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Cardas RCA/XLR Caps

02-06-2020 | By Marshall Nack | Issue 107

I do endless cable comparisons. Along the way, I learned it was not a good idea to leave unused cables dangling from the preamp. We all know the cable then acts like an antennae to attract air-borne electrical gremlins. So I developed a routine: before sitting down for serious note taking (although not always for casual listening), I make sure to disconnect any unused wires. But hang on—think about what that routine so obviously overlooks. Once the idle wires are removed, what about those exposed input jacks? Some manufacturers will tell you they are as susceptible to homeless environmental EMI and RFI as much as any dangling cable.

I know this is true for my RCA inputs because I heard the difference after putting caps on them. For some reason, I never around to doing the same for the XLR jacks. Perhaps it was because, theoretically, the design of the XLR connection is supposed to incorporate immunity to EMI/RFI. Or, maybe it was the cost: $60 for a set of 12 Cardas RCA caps, which is probably all you need, compared with $58 for a pair of XLR covers.

I gave Cardas Audio a call. "The XLR cap may or may not make an audible difference, it depends on the component," the Cardas rep told me. He further mentioned that those customers who ordered the caps did so mostly for aesthetic appearances. Nobody was complaining about sound issues caused by open XLR jacks. Yet, I thought it only a slight reach to ponder improvements akin to the RCA ones.

The package arrived with 5 input and 2 output XLR caps—plus a surprise gift, a pair of winter-weight socks with the Cardas logo! Just the thing to keep me toasty on those cold nights in front of the video fireplace. Two input caps were going on the preamp; three were for the phono stage. Both of these components already had full complements of RCA caps. Output caps went on the preamp, as well.

The Benefits

I knew just the test LP to use: Lalo, Symphonie Espagnole, with Arthur Grumiaux. The French Tresors Classiques pressing (Philips 5835 184) has a hot, uncensored treble, not pleasant to listen to. Put the XLR caps in…

Interesting! They seem to improve every area in a small way, not hugely better, but different enough to matter. Most noticeable was the treble cooled down, stage width and image placement were more precise, and there was some beefing up of the low frequencies. I'd estimate this was about a four percent improvement.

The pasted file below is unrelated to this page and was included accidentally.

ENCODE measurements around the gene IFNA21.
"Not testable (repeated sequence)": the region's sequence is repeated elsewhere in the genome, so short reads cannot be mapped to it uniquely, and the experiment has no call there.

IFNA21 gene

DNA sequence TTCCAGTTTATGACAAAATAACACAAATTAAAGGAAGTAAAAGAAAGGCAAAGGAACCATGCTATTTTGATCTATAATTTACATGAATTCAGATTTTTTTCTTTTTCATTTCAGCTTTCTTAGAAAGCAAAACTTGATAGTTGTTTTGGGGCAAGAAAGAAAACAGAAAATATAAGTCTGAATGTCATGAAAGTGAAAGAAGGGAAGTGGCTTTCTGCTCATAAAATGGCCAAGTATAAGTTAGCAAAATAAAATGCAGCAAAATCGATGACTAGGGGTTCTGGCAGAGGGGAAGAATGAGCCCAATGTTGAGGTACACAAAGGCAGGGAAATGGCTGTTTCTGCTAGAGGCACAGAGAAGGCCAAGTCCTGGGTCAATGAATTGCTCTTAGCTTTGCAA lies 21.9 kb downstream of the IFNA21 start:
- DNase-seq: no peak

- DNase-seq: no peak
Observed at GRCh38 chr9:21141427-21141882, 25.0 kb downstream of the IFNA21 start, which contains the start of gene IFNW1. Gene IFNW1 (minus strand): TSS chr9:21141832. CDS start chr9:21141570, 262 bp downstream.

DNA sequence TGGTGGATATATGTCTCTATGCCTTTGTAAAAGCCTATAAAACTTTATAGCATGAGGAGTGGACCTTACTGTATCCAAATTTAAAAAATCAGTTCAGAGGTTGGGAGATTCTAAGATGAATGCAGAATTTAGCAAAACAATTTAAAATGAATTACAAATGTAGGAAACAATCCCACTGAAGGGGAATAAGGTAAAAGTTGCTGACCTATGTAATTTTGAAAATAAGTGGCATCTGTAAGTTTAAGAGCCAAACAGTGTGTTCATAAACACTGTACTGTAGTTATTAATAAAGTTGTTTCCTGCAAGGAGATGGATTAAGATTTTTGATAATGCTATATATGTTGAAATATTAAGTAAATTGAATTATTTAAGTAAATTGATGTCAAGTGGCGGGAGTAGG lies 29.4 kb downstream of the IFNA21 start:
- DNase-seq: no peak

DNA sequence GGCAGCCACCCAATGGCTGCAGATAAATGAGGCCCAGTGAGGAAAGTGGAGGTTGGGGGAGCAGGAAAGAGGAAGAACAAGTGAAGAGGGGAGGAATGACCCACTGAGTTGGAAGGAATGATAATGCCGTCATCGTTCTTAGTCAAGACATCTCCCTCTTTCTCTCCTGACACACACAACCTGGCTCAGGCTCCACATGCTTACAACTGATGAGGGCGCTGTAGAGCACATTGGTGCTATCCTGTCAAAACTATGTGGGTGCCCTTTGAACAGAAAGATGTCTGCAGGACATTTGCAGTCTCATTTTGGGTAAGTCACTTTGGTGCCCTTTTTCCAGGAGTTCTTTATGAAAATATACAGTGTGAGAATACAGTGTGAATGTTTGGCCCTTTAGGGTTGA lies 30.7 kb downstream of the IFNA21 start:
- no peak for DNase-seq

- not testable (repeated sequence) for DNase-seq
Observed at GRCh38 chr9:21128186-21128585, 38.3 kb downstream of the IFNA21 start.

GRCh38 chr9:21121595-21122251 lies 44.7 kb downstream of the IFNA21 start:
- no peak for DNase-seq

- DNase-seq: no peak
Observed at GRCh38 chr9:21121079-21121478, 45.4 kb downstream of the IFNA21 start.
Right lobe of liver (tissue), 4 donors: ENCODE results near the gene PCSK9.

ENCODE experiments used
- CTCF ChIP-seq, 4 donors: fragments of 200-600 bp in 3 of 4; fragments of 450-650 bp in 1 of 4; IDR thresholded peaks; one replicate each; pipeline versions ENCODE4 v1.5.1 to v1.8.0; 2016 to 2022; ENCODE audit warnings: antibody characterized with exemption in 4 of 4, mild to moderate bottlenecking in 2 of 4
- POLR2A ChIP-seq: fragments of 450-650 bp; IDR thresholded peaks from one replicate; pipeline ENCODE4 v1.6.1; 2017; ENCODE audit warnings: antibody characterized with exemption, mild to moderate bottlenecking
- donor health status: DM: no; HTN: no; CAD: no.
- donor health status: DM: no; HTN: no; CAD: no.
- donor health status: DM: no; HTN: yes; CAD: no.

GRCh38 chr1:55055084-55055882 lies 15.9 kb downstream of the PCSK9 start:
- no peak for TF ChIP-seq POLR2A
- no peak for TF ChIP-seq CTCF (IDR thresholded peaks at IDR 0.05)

Design and Construction

The Cardas XLR males are easy to use and can only go onto the jack one way, which puts the post inside pin 1, so there is no possibility of shorting the component. Both RCA and XLR caps are made from nickel-plated brass because "these metals offer good RFI rejection and mechanical durability." Does the metal matter? Some people think so. An importer of a competing brand of RCA cap said his copper ones work better. (He doesn't sell XLR caps.) At any rate, I'm not going to be the one to test that proposition


One complaint I've heard about caps is that some people, while acknowledging they make a positive difference, consider them a tweak. Tweaks, to their mind, are associated with hobbyists (or audiophiles), not average consumers. Most consumers buy systems to enjoy music, they don't want to become audiophiles. Therefore, the logic goes, tweaks don't belong in the system.

This is all true—but, SO WHAT? You've gone out, spent a fortune, and amassed a fine system. You and your buds enjoy it nightly. With a little bit of fussing, you will enjoy it more, but it's your choice.

For those of us out there on the fringe striving to eek out every last bit of quality, the XLR caps are a definite must. Both RCA and XLR caps are such a no-brainer and so affordable, it would be a shame not to acquire them, particularly if you live in an urban hotbed of air-borne pollution. You don't have to hear a radio station playing through your system to benefit from capping unused jacks, especially the inputs. I can't think of another tweak with a bigger bang for the buck.


Environmental EMI/RFI is insidious. It will find its way into any opening. With that in mind, I looked at the back of my preamp. It has three types of input jacks—RCA, XLR, and BNC. I bet the BNC is no different from any other entry point for the little gremlins. We need to cover them as well.

At one point Cardas made a BNC cap but it was discontinued for lack of demand. Here's what I suggest: If you try the XLR caps and like what they do, I would encourage you to let Cardas know you'd be interested in the BNC caps. Maybe they'll reconsider.

RCA Caps

Retail: $60/dozen

XLR Caps

Retail: $58/pair, specify male or female